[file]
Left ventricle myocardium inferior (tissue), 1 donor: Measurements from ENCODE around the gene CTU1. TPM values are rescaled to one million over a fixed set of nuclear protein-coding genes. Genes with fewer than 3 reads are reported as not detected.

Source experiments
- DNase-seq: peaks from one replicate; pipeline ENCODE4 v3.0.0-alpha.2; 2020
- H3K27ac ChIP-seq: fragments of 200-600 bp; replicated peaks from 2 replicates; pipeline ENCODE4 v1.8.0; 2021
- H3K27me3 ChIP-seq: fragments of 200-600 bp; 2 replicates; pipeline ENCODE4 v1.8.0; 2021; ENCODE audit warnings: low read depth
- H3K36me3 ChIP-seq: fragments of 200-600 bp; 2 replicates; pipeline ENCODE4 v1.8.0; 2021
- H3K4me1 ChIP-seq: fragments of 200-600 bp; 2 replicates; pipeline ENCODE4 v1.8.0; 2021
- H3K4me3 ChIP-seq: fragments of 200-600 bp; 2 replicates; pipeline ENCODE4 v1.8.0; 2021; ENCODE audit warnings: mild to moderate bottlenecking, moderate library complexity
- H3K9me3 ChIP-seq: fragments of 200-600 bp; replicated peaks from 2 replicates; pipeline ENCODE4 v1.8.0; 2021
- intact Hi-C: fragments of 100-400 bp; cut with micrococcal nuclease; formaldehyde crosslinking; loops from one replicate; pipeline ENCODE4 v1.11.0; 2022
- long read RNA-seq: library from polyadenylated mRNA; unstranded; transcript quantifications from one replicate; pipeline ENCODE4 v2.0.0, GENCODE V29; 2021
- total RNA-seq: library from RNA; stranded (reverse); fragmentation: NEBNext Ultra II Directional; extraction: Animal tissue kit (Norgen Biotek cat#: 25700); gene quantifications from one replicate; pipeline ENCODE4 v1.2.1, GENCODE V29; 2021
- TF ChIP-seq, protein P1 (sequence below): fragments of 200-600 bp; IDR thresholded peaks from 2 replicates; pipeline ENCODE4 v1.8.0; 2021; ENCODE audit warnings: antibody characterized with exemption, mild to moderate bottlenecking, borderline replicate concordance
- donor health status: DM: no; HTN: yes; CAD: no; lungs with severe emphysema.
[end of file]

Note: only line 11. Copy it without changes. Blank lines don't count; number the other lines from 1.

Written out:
- long read RNA-seq: library from polyadenylated mRNA; unstranded; transcript quantifications from one replicate; pipeline ENCODE4 v2.0.0, GENCODE V29; 2021